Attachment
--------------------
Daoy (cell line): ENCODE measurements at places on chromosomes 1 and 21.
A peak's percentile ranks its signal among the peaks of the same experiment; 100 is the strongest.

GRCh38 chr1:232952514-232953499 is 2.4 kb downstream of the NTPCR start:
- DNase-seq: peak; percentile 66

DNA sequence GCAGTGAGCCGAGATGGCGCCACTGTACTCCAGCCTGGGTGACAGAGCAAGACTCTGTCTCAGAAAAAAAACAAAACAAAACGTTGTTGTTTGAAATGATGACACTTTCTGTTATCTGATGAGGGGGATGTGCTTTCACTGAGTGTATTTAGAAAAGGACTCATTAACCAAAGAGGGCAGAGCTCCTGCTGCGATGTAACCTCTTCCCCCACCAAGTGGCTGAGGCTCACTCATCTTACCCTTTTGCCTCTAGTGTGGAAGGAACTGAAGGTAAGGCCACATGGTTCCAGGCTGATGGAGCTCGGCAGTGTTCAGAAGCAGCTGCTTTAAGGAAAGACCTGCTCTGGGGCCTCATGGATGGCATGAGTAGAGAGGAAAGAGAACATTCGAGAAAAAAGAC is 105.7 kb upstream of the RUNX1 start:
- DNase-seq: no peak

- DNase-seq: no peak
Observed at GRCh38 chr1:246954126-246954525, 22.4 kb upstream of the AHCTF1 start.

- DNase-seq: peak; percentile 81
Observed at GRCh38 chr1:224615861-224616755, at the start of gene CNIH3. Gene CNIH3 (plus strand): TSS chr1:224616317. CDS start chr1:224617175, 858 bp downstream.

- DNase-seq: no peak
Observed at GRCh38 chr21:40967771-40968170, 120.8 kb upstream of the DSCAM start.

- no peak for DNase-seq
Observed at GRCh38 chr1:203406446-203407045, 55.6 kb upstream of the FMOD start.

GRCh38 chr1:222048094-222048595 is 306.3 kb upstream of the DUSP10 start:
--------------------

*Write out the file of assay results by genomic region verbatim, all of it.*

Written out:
Daoy (cell line): ENCODE measurements at places on chromosomes 1 and 21.
A peak's percentile ranks its signal among the peaks of the same experiment; 100 is the strongest.

GRCh38 chr1:232952514-232953499 is 2.4 kb downstream of the NTPCR start:
- DNase-seq: peak; percentile 66

DNA sequence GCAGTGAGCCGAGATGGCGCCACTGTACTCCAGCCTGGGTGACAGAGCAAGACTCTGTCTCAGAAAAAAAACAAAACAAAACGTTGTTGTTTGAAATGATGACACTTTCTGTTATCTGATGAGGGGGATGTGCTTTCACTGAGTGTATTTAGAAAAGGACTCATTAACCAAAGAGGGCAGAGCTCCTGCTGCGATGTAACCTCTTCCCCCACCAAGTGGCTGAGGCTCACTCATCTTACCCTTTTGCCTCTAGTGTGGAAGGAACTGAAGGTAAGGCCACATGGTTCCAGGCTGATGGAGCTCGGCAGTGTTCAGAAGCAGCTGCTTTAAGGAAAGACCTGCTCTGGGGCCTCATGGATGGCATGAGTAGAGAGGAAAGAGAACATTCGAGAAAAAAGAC is 105.7 kb upstream of the RUNX1 start:
- DNase-seq: no peak

- DNase-seq: no peak
Observed at GRCh38 chr1:246954126-246954525, 22.4 kb upstream of the AHCTF1 start.

- DNase-seq: peak; percentile 81
Observed at GRCh38 chr1:224615861-224616755, at the start of gene CNIH3. Gene CNIH3 (plus strand): TSS chr1:224616317. CDS start chr1:224617175, 858 bp downstream.

- DNase-seq: no peak
Observed at GRCh38 chr21:40967771-40968170, 120.8 kb upstream of the DSCAM start.

- no peak for DNase-seq
Observed at GRCh38 chr1:203406446-203407045, 55.6 kb upstream of the FMOD start.

GRCh38 chr1:222048094-222048595 is 306.3 kb upstream of the DUSP10 start: